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Austrailian Megafauna (Partial List)

I would like to express my appreciation to all the Austrailian fans of Greater Ancestors World Museum.


Australian megafauna

The following is an incomplete list of extant Australian megafauna (monotremes, marsupials, birds and reptiles) in the format:

  • Latin name, (common name, period alive), and a brief description.


Monotremes are arranged by size with the largest at the top.

  • Zaglossus hacketti was a sheep-sized echidna uncovered in Mammoth Cave in Western Australia, and is the largest monotreme so far uncovered.
  • Obdurodon dicksoni was a platypus up to 60 cm in total length, fossils of which were found at Riversleigh.
  • Megalibgwilia ramsayi was a large, long-beaked echidna with powerful forelimbs for digging. Its diet would probably have included worms and grubs rather than ants.
  • Megalibgwilia robusta was a long-beaked echidna.


Marsupials are arranged by size with largest at the top.


The diprotodon was a hippopotamus-sized marsupial, most closely related to the wombat.

 1,000-2,000 kilograms[11]

  • Diprotodon optatum was the largest species of diprotodontid. Approximately three metres long, two metres high at the shoulder and weighing up to two tonnes, it resembled a giant wombat. It is the largest marsupial currently known.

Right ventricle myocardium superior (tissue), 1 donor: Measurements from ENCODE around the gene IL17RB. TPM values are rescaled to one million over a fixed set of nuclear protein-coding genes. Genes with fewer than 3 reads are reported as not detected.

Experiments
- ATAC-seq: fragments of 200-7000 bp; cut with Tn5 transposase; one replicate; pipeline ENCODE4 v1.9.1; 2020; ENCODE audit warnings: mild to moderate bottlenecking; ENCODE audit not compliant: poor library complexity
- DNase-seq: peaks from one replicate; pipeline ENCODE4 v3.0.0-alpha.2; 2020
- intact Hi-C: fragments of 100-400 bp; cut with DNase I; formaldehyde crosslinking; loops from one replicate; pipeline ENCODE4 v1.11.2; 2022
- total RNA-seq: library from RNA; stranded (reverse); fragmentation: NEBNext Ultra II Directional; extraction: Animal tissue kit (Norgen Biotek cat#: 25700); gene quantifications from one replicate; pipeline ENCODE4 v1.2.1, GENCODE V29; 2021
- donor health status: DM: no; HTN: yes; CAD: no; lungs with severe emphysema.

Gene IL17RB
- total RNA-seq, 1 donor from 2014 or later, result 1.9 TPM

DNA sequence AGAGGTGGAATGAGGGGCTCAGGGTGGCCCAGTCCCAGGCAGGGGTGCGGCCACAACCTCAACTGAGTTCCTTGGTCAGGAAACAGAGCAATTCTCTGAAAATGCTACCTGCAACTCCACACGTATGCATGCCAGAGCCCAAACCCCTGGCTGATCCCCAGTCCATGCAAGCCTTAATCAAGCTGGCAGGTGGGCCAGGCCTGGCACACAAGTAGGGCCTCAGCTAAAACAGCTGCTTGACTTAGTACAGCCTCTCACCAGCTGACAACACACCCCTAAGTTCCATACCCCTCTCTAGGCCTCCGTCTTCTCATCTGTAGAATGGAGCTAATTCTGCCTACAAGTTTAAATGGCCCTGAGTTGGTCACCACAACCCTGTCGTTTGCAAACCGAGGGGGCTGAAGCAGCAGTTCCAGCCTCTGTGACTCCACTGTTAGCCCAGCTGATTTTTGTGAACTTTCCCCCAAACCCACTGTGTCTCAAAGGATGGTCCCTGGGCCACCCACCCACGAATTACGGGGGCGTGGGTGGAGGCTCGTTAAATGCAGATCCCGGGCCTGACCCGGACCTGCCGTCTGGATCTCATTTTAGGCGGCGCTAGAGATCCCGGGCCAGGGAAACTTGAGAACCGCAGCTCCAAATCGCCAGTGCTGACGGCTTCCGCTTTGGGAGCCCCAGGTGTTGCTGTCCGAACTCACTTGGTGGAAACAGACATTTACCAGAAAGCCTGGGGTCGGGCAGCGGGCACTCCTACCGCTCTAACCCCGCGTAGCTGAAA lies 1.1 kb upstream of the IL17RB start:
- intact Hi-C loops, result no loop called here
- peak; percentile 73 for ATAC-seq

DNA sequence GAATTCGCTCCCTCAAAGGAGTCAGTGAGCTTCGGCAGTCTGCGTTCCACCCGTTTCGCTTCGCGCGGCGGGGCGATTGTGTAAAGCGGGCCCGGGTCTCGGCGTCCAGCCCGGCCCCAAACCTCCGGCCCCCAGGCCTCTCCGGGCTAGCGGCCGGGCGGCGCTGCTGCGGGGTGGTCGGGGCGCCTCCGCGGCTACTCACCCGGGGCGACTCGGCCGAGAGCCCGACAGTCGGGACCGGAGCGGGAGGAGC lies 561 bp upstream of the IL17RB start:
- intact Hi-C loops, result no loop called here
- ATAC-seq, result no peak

• Zygomaturus trilobus was a smaller (bullock-sized, about two metres long by one metre high) diprotodontid that may have had a short trunk. It appears to have lived in wetlands, using two fork-like incisors to shovel up reeds and sedges for food.
  • Palorchestes azael (the Marsupial Tapir) was a diprotodontoid similar in size to Zygomaturus, with long claws and a longish trunk. It lived in the Pleistocene (Mackness 2009).

 100-1,000 kilograms

  • Euowenia grata
  • Euryzygoma dunense
  • Phascolonus gigas
  • Ramsayia magna
  • Procoptodon goliah (the Giant Short-faced Kangaroo) is the largest kangaroo to have ever lived. It grew 2–3 metres (14 feet) tall, and weighed up to 230 kilograms.(low estimate!) It had a flat shortened face with jaw and teeth adapted for chewing tough semi-arid vegetation, and forward-looking eyes providing stereoscopic vision. Procoptodon was one of seventeen species in three genera in the sthenurine subfamily, of whom all are of Greater maturity. Sthenurines inhabited open woodlands in central Northern Australia as the tropical rainforests were beginning to retreat. All sthenurines had an extremely developed, almost hoof-like, fourth toe on the hindlimbs, with other toes vestigial. (Loss of toes is a devolutionary example)